An adherent tissue-inspired hydrogel delivery vehicle utilised in primary human glioma models.


Type
Article
Change log
Authors
Rowland, Matthew J 
Parkins, Christopher C 
McAbee, Joseph H 
Kolb, Anna K 
Hein, Robert 
Abstract

A physical hydrogel cross-linked via the host-guest interactions of cucurbit[8]uril and utilised as an implantable drug-delivery vehicle for the brain is described herein. Constructed from hyaluronic acid, this hydrogel is biocompatible and has a high water content of 98%. The mechanical properties have been characterised by rheology and compared with the modulus of human brain tissue demonstrating the production of a soft material that can be moulded into the cavity it is implanted into following surgical resection. Furthermore, effective delivery of therapeutic compounds and antibodies to primary human glioblastoma cell lines is showcased by a variety of in vitro and ex vivo viability and immunocytochemistry based assays.

Description
Keywords
Blood-brain barrier, Drug-delivery, Glioma, Hyaluronic acid, Hydrogel, cucurbit[8]uril, Blood-Brain Barrier, Brain, Cell Line, Tumor, Cell Survival, Drug Delivery Systems, Glioma, Humans, Hyaluronic Acid, Hydrogels, Immunohistochemistry
Journal Title
Biomaterials
Conference Name
Journal ISSN
0142-9612
1878-5905
Volume Title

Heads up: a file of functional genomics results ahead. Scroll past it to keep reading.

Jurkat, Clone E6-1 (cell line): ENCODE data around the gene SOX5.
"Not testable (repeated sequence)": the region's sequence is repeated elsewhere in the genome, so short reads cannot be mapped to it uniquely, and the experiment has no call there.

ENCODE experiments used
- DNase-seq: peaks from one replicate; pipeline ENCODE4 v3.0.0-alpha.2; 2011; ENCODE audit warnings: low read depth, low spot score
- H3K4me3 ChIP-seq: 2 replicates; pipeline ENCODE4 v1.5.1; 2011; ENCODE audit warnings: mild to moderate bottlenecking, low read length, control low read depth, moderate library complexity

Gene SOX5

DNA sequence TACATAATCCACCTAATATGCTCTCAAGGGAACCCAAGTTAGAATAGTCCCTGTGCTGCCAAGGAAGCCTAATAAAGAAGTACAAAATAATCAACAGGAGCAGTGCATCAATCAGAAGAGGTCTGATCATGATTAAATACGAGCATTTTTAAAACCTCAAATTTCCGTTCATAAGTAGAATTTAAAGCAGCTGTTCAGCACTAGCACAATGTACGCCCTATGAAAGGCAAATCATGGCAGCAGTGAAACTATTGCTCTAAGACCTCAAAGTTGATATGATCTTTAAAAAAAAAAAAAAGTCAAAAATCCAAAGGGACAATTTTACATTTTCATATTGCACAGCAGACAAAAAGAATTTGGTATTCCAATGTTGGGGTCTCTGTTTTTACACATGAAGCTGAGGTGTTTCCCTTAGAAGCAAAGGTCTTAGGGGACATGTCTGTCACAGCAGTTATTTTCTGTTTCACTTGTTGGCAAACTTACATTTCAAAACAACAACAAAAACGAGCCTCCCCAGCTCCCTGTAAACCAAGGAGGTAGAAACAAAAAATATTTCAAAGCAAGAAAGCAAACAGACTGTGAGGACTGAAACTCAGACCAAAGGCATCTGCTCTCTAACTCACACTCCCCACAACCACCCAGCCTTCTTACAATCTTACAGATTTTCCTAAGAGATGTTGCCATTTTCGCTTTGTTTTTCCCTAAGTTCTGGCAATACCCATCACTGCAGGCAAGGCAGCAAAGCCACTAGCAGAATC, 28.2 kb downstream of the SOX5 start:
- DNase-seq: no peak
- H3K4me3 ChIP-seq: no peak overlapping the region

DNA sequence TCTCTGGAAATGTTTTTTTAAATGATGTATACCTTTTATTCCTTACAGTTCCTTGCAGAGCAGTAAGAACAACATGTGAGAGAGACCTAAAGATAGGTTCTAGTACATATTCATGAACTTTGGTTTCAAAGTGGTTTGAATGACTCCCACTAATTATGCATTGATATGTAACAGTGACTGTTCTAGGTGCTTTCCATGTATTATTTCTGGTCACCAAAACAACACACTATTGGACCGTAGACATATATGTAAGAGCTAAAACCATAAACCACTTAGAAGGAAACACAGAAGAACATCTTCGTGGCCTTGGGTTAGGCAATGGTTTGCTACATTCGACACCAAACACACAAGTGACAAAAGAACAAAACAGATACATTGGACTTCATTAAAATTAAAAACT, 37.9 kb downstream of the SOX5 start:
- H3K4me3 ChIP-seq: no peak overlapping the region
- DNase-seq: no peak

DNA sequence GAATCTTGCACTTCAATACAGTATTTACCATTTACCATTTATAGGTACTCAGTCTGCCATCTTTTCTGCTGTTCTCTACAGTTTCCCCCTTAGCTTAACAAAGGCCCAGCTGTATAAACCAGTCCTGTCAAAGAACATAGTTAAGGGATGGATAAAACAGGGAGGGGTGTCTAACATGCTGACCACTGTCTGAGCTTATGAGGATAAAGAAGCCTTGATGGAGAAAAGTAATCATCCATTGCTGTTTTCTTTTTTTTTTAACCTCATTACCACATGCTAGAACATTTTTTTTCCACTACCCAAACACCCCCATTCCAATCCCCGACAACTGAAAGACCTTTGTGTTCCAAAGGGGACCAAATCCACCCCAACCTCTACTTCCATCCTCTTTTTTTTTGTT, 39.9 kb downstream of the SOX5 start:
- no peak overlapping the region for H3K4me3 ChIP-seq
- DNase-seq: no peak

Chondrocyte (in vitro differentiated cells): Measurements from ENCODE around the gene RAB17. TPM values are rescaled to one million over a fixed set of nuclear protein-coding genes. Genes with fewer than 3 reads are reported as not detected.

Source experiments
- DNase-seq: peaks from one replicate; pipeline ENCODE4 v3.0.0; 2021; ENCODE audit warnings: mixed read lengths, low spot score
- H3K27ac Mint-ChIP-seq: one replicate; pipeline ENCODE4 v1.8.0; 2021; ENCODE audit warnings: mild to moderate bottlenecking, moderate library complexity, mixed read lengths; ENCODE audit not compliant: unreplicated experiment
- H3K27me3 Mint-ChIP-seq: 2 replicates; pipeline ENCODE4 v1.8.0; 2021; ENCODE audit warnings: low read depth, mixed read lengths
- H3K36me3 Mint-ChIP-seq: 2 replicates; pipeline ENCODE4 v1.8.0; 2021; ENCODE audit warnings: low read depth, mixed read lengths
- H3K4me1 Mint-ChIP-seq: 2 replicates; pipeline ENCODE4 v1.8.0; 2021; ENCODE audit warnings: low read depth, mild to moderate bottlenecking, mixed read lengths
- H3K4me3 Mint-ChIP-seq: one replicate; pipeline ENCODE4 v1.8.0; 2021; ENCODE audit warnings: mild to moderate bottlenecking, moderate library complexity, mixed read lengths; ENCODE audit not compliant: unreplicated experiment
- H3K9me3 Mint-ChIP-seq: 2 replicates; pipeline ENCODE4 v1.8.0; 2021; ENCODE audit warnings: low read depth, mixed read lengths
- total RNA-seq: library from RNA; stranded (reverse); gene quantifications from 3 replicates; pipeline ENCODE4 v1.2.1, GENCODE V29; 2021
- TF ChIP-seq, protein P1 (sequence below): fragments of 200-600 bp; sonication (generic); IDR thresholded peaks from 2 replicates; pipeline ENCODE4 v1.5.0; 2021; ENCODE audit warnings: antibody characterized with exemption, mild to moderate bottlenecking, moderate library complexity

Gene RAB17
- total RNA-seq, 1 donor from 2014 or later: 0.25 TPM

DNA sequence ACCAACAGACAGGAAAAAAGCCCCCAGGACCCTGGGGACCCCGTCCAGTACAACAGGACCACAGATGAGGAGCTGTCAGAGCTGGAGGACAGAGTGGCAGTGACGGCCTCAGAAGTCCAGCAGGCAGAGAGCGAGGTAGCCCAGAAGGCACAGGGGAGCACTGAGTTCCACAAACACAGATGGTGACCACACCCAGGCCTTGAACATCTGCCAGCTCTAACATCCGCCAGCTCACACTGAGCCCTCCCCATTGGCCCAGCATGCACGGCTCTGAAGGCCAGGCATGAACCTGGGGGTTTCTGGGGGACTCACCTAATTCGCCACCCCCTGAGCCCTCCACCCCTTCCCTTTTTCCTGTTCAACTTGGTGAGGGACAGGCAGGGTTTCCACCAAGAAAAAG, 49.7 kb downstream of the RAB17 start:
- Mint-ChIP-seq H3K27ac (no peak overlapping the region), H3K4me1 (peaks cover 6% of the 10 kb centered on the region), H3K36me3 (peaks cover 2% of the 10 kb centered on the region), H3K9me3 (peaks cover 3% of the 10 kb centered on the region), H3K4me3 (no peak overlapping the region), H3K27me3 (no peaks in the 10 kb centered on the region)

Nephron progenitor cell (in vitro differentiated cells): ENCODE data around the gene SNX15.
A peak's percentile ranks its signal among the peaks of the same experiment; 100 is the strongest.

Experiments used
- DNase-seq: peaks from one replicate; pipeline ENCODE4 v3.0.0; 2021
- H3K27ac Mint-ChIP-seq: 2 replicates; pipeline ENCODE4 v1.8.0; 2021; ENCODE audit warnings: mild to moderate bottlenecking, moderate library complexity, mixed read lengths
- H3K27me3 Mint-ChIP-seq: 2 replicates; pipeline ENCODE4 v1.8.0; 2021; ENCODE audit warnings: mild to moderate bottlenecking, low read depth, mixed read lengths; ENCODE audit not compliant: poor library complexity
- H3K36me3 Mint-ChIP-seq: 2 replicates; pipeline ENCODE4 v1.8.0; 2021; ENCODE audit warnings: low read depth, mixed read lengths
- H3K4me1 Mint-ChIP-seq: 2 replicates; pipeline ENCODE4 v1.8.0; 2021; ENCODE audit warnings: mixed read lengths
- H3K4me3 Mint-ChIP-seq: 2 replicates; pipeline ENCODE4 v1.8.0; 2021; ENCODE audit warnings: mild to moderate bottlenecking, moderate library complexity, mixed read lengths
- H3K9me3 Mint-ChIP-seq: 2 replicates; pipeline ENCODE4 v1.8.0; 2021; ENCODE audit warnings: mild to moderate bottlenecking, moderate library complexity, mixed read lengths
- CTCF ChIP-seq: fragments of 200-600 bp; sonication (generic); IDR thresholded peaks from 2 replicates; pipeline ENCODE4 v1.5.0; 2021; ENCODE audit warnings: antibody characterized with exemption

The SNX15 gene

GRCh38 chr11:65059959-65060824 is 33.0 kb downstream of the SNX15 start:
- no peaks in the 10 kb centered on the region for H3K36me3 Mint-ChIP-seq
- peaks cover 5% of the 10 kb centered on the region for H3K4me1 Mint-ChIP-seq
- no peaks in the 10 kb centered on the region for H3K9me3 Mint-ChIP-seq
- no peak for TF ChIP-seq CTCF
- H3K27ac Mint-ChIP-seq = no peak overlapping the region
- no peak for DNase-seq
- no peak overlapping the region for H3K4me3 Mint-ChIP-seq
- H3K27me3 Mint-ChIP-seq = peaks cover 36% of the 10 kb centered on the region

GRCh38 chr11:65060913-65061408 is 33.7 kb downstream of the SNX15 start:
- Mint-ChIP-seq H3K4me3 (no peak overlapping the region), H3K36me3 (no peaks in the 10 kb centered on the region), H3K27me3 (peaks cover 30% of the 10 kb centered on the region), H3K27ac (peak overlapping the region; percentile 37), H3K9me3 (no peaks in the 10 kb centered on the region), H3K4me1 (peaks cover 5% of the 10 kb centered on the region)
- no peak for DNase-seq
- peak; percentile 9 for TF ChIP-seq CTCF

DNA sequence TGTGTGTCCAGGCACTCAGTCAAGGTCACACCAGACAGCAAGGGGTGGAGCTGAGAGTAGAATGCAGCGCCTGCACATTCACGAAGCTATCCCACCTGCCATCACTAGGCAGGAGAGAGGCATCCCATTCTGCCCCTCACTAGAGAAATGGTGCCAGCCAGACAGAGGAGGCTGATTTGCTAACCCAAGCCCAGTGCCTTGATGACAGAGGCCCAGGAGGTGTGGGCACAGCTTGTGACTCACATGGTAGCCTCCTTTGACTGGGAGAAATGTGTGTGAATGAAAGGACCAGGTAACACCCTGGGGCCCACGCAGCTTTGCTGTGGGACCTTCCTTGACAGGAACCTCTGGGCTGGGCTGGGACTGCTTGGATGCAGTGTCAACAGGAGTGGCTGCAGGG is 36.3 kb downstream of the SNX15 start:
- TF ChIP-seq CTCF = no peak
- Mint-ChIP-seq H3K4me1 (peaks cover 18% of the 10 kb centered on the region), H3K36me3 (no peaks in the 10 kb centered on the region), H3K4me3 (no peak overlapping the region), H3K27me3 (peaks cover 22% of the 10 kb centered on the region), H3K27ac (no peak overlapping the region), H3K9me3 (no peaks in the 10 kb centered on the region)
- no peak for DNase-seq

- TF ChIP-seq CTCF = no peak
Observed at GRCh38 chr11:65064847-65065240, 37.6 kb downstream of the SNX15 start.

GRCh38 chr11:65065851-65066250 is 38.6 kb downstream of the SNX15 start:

179
Publisher
Elsevier BV
Sponsorship
Brain Tumour Charity (495097)
EPSRC (1652502)
This work was supported by The Brain Tumour Charity (RG89672), the National Institute for Health Research Cambridge Biomedical Research Centre; the Higher Education Funding Council for England. We acknowledge the Human Research Tissue Bank and Biomedical Research Centre for the tissue being accessed through the Human Research Tissue Bank. The Human Research Tissue Bank is supported by the NIHR Cambridge Biomedical Research Centre. MJR thanks the University of Cambridge Chemical Biology and Molecular Medicine PhD Training Programme for funding. CCP is thankful for the support of the EPSRC and the Brain Tumour Charity for funding. JHM acknowledges the support of the Gates Cambridge Scholarship programme. AKK was supported by a studentship from the John and Lucille van Geest Foundation.